MYRTLE BEACH, SC (WMBF) - In part 3 of a 4 part series on the Move Over Law, we tell you the tragic story of a Lumberton Police Officer who was killed while working a crash scene in December and another story of survival from a Myrtle Beach Officer who has been hit more than once.
Myrtle Beach Police Department Officer David Giosa took me back to the time his life was almost taken from him, telling me though it’s been nearly six years, he can still vividly remember the night.
“This is honestly the first time over the last five years that I’ve come and sat here since that collision,” Myrtle Beach police officer David Giosa said.
Just after midnight on June 30, 2013, Giosa was on the scene of a car crash on Highway 17 Bypass near Broadway at the Beach when he was hit by a drunk driver.
“I was standing off in the grassy area right around here when I got struck by the vehicle," Giosa said. "I got thrown up about 20 feet from where I got struck and landed in that grassy median right here. I still remember the feeling of flipping through the air and thinking in my head I just got struck by a vehicle.”
Metals plates, stables and stitches pieced Giosa back together, but months after his recovery, he was hit again.
“I was stopped on the side of the road investigating that collision with my blue lights activated and a vehicle came around that curve and rear-ended my patrol car,” Giosa said.
The driver who hit Giosa in 2013 was initially charged with felony DUI because of the extent of the officer’s injuries but plead down to DUI first offense.
The driver who hit him the second time received citations for distracted driving and texting while driving.
Giosa said he knows he is lucky to be alive especially after the Lumberton Police Department lost one of their own on December 15, 2018, when Officer Jason Quick was investigating a crash on I-95 at Exit 22.
“They were coming back down the exit ramp and he was going to go over and talk with them and upon doing that a vehicle struck him,” Chief Tommy Barnes with Lumberton Police Department said.
“I just woke up that morning," Lumberton police officer John Scott said. "I was home when my father called me and initially he said Jason had been hit on the side of the road and he was at the hospital and I jumped up and got clothes on and when I was walking out the door he called me back to tell me he had passed away.”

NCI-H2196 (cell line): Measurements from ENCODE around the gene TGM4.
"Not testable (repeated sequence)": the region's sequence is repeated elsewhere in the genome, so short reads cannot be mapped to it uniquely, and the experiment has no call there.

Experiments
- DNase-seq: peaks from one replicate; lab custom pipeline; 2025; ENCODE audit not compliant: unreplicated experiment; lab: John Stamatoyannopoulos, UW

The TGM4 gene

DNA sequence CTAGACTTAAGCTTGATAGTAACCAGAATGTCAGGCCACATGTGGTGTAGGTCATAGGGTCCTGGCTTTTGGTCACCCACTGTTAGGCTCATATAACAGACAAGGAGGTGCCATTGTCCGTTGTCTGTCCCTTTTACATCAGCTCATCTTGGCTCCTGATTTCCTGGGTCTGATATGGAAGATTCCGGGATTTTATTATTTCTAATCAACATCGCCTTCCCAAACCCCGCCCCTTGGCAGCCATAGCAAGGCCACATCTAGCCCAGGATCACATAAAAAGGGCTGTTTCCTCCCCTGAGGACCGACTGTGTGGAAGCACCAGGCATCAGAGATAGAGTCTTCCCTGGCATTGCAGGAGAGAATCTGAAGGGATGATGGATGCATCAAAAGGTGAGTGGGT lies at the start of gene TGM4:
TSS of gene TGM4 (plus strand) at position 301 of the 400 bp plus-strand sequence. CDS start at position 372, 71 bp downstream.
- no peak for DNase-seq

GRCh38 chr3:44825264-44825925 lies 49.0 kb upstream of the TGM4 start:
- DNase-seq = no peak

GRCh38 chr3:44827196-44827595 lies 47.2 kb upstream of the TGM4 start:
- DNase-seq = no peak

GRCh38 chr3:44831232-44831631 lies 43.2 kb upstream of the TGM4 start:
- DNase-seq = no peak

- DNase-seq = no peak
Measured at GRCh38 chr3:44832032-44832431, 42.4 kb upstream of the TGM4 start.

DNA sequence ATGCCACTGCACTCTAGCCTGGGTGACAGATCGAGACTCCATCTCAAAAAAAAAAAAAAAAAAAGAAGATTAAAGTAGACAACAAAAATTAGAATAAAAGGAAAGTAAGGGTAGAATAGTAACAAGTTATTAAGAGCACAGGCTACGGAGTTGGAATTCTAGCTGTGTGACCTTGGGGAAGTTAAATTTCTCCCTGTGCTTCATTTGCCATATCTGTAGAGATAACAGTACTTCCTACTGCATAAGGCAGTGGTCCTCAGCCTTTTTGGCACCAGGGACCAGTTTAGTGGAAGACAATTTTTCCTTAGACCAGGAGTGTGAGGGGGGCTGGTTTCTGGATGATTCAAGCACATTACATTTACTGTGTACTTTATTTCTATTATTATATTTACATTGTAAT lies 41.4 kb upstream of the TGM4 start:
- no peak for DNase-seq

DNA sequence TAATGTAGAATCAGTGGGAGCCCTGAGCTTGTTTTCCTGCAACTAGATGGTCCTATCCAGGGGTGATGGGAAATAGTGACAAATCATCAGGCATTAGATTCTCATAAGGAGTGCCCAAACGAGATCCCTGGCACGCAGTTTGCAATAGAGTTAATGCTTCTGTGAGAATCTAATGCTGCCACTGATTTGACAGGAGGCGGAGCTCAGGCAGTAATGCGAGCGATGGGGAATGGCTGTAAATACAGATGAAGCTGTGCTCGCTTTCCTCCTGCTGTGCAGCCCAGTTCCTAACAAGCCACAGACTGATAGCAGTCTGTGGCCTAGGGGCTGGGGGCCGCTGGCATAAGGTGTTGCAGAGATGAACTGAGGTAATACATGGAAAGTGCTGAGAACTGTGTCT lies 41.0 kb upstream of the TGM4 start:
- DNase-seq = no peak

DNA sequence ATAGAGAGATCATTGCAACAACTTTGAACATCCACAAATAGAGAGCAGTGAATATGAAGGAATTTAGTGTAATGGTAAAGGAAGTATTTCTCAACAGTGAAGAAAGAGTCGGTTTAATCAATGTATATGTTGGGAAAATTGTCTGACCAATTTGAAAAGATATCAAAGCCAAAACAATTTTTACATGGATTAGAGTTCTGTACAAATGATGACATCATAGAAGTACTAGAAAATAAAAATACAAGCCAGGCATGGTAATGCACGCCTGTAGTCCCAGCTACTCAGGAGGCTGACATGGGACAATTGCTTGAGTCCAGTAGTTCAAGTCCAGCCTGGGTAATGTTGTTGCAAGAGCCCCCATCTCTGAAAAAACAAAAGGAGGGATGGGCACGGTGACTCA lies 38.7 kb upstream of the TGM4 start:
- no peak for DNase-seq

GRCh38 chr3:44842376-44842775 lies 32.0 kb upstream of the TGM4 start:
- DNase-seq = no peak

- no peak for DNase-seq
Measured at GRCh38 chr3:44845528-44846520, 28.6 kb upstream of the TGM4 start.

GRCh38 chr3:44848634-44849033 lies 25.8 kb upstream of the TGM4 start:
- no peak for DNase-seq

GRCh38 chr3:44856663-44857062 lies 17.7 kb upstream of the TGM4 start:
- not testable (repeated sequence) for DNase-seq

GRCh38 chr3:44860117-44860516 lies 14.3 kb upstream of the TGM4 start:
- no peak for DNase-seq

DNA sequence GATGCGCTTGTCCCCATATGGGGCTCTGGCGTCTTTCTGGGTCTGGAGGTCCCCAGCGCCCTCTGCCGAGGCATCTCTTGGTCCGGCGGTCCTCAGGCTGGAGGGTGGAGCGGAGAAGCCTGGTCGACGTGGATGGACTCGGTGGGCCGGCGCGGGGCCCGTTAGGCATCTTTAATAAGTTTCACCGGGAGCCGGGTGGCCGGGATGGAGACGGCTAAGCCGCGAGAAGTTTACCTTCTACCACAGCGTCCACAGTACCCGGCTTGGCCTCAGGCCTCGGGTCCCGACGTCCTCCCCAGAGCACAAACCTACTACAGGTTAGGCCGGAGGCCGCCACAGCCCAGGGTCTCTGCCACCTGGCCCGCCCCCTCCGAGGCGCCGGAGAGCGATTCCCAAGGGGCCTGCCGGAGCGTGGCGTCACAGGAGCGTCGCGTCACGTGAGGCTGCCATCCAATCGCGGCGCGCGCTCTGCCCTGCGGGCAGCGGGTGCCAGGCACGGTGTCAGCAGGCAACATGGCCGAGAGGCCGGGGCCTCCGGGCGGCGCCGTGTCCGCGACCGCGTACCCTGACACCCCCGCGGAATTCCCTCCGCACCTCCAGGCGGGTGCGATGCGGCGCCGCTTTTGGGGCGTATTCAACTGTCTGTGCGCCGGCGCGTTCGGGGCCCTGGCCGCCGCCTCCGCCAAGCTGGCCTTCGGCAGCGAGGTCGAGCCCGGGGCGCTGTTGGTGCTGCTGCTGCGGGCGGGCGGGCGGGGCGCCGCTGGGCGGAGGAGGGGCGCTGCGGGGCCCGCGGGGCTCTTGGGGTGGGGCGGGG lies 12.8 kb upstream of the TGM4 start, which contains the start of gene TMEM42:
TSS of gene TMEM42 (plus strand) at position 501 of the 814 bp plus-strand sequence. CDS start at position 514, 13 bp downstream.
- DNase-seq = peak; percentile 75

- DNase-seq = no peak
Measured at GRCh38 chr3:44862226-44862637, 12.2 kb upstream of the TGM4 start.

Officer Jason Quick was the fourth LPD officer to be hit while working on the side of the road and the first to be killed.
“In 1994, an officer named Bobby Maring was struck. Bobby Wilcox was struck in 1996. William Reed was struck in 2007 on I-95. In December Officer Quick was killed on I-95,” Barnes said.
None of the injured men ever returned to work as a police officer after being hit. Now, nearly three months after Quick’s death, it isn’t any easier to process for those who knew him best.
“I find days when I want to pick up the phone to call him because we talked every day," Scott said. "The day before he died, he called me. He was excited because he was in the process of getting a house.”
When it comes to the Move Over law, after 31 years of being a law enforcement officer, Barnes said when you get behind the wheel you need be mindful of your surroundings.
“The biggest thing is when you see those lights flash, you just need to slow down," Barnes said. "You need to have the mindset of something is going on. They’re either checking license or they’ve got a vehicle stopped or they are investigating a motor vehicle accident. They’re doing something, I need to slow down and move over if possible, without getting in a wreck yourself.”
Though officers said getting hit by a car on the job is always a possibility, they still never expect it.
“I always thought this wasn’t something that could happen to me, this is something that happens on movies, it happens on Tv, it happens on cop shows but this real-life stuff happens to real life people,” Giosa said.
“I personally know officer Quick kissed his wife and his children goodbye with the expectation that he was coming back home that night and that’s something that we all do," Scott said. "We all know that at any time in this line of work we could lose our lives but we come to work with the expectation that we are going to go back home.”